For much of 1864, Lincoln himself believed he had little chance of being re-elected. Confederate forces had triumphed at the Battle of Mansfield, the Battle of the Crater, and the Battle of Cold Harbor and the war was continuing to take a very high toll in terms of casualties. During three months in the summer of 1864, over 65,000 Union soldiers were killed, wounded, or missing-in-action. In comparison, there had been 108,000 Union casualties in the first three years. The prospect of a long and bloody war started to make the idea of "peace at all cost" offered by the Democrats look more appealing.
On August 23, Lincoln wrote the following: “This morning, as for some days past, it seems exceedingly probable that this Administration will not be re-elected. Then it will be my duty to so co-operate with the President-elect as to save the Union between the election and the inauguration; as he will have secured his election on such ground that he can not possibly save it afterwards.” Lincoln folded the note, sealed it, and asked the members of his Cabinet to sign the back of the paper without reading it. They did so.
As it will this year, the presidential election of 1864 was held on November 8th. In order to appeal to those who supported the war, the Democrats nominated General George B. McClellan as their candidate. Like the Republicans, the Democratic Party was also split between War Democrats and Peace Democrats. Moderate Democrats supported the war against the Confederacy, but they were now calling for a negotiated peace. Radical Peace Democrats known as Copperheads believed that the war was a failure. They favored an immediate end to the war. McClellan was seen as a strong candidate who could unify the party. The pro-war McClellan was selected as the party's candidate for president and anti-war Representative George H. Pendleton was selected as the party's candidate for vice-president.
An event known as the Radical Democracy Convention was held on May 29, 1864. General John C. Frémont, who had been the first presidential candidate for the Republican Party in 1856, was selected as their candidate. But Frémont withdrew from the race in September 1864. In his statement, Frémont declared that winning the Civil War was too important to divide the Republican vote. Although he still felt that Lincoln was not going far enough, the defeat of McClellan was of the greatest necessity. Frémont also brokered a political deal with Lincoln in which Lincoln removed Postmaster General Montgomery Blair from office.
Perhaps the thing that saved Lincoln's bid for re-election most was the fall of Atlanta on September 2. It turned out to be a September surprise, rather than an October surprise, but in those days news traveled a lot slower than it does today. On August 31, General William Tecumseh Sherman's army captured the railroad track from Macon top Atlanta. With his supply lines fully severed, Confederate General John Bell Hood pulled his troops out of Atlanta the next day, September 1, destroying supply depots as he left to prevent them from falling into Union hands. He also set fire to eighty-one loaded ammunition cars, which led to a conflagration watched by hundreds. The next day, on September 2, Mayor James Calhoun, along with a committee of leading formally surrendered the city. Sherman sent a telegram to Washington on September 3, reading, "Atlanta is ours, and fairly won". He then established his headquarters there on September 7, where he stayed for over two months. On November 15, the army departed east toward Savannah for what became known as "Sherman's March to the Sea".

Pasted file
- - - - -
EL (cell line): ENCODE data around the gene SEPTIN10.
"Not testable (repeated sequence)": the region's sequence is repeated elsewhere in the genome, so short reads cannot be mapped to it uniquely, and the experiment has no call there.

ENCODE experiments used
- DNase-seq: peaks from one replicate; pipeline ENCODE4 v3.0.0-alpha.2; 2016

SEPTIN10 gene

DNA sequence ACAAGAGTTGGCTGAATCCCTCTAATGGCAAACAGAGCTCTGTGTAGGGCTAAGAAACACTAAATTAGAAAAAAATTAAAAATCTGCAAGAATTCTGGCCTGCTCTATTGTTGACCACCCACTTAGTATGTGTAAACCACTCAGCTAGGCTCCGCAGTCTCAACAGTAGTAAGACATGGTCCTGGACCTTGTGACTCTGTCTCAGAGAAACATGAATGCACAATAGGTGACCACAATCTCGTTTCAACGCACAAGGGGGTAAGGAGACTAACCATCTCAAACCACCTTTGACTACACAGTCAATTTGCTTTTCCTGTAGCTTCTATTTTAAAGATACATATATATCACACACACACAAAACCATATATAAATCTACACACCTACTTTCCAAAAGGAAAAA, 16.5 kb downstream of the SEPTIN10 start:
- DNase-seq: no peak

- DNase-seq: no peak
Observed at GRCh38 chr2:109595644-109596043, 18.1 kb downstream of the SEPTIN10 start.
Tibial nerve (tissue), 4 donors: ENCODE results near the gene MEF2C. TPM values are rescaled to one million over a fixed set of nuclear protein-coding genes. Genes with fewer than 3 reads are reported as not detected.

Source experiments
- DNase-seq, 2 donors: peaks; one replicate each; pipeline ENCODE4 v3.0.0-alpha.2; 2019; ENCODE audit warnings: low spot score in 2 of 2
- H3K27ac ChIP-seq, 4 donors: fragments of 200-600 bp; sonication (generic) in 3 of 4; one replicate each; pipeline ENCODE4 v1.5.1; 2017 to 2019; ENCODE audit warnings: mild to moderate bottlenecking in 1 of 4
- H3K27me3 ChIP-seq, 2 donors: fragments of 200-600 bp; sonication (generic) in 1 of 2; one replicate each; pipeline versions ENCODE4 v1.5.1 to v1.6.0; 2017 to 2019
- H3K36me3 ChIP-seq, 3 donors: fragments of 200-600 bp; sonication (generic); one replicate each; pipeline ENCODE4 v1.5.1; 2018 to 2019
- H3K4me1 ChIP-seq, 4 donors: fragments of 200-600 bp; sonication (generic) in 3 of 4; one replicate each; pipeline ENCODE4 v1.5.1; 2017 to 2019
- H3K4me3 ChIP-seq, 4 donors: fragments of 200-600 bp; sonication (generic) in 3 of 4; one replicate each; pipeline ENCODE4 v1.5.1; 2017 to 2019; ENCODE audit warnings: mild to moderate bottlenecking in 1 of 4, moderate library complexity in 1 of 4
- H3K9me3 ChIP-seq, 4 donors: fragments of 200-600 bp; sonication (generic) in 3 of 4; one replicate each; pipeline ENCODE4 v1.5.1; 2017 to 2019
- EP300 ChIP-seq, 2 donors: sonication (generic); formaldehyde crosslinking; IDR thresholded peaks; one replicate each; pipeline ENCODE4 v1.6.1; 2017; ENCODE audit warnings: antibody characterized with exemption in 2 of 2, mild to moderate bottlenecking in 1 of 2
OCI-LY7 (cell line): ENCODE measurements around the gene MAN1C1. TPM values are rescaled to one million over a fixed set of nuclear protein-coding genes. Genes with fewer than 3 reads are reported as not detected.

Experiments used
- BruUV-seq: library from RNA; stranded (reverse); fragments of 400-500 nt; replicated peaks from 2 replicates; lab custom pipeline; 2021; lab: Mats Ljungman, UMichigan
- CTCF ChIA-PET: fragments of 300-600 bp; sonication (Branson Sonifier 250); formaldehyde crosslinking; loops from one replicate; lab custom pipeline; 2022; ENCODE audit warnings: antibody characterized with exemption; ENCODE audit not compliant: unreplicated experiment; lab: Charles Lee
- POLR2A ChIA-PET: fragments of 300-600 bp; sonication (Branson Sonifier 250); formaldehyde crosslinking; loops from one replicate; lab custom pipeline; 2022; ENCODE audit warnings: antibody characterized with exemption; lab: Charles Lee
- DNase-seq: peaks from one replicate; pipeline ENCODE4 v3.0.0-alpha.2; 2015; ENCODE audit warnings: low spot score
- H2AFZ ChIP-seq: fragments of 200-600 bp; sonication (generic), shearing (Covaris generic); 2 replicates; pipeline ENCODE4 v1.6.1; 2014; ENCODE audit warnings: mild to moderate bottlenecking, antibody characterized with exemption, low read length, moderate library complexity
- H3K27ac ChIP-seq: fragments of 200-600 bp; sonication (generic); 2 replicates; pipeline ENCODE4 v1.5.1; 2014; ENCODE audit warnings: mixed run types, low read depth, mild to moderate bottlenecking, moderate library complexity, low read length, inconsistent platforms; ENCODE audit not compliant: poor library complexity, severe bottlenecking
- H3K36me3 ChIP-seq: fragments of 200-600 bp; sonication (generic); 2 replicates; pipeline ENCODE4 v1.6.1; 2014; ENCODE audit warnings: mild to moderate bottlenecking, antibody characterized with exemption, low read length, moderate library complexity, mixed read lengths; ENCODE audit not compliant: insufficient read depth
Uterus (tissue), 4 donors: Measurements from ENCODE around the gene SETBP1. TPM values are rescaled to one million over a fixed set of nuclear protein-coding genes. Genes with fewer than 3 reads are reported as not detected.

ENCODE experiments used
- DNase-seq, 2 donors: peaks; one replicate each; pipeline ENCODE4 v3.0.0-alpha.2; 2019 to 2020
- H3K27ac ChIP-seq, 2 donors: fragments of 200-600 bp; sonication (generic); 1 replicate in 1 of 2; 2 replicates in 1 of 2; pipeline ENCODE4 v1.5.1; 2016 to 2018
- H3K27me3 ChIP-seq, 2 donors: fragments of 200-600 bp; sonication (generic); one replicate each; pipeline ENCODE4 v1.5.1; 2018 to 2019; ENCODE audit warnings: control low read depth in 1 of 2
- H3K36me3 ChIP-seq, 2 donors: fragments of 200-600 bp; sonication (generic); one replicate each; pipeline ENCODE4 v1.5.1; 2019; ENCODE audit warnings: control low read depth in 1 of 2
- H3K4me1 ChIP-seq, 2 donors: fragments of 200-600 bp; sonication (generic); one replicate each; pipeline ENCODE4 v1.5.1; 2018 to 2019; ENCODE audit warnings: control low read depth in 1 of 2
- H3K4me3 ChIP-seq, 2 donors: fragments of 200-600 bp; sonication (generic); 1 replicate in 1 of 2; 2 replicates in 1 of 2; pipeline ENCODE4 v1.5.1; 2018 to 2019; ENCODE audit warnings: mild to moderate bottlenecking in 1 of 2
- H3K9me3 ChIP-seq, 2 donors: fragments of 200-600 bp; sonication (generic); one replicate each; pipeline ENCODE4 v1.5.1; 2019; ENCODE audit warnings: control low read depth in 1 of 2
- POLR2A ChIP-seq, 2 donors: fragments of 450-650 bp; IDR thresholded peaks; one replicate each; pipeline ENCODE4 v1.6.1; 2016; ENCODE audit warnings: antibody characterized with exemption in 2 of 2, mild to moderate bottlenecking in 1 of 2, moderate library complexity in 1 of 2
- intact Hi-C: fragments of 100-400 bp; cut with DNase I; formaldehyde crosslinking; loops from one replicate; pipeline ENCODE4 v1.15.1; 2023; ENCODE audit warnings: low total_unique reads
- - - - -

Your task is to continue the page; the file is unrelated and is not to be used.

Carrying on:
The fall of Atlanta and the overall success of this military campaign were extensively covered by Northern newspapers, and were a boon to Northern morale and to President Lincoln's political standing. Suddenly the Democratic Party's call for negotiations with the Confederacy on the subject of a potential truce was not as popular. The capture of Atlanta and Hood's burning of military facilities as he evacuated showed that a successful conclusion of the war was in sight, weakening support for a truce. Republicans, under the banner of the National Union Party, campaigned on the slogan "Don't change horses in the middle of a stream." Many war Democrats joined them.
Only 25 states participated in the election, since 11 Southern states had declared secession from the Union. Three new states participated in a presidential election for the first time: Kansas, West Virginia, and Nevada. The reconstructed portions of Tennessee and Louisiana chose presidential electors, although Congress did not count their votes. Just for added measure, Lincoln arranged for leave for Union soldiers in those states where they were required to be physically present in the state to vote on election day. Lincoln received 2,218,388 votes (55.0%) and 212 electoral votes. McClellan received 1,812,807 votes (45.0%) and 21 electoral votes. McClellan won just three states: Kentucky, Delaware, and his home state of New Jersey. Lincoln won in every state he carried in 1860 except New Jersey, and also carried a state won four years earlier by Stephen Douglas (Missouri), one carried by John C. Breckenridge (Maryland) and all three newly admitted states (Kansas, Nevada and West Virginia). Soldiers were allowed to vote in the field if they came from the following states: California, Kansas, Kentucky, Maine, Michigan, Rhode Island, and Wisconsin. Out of the 40,247 army votes cast, Lincoln received 30,503 (75.8%) and McClellan 9,201 (22.9%).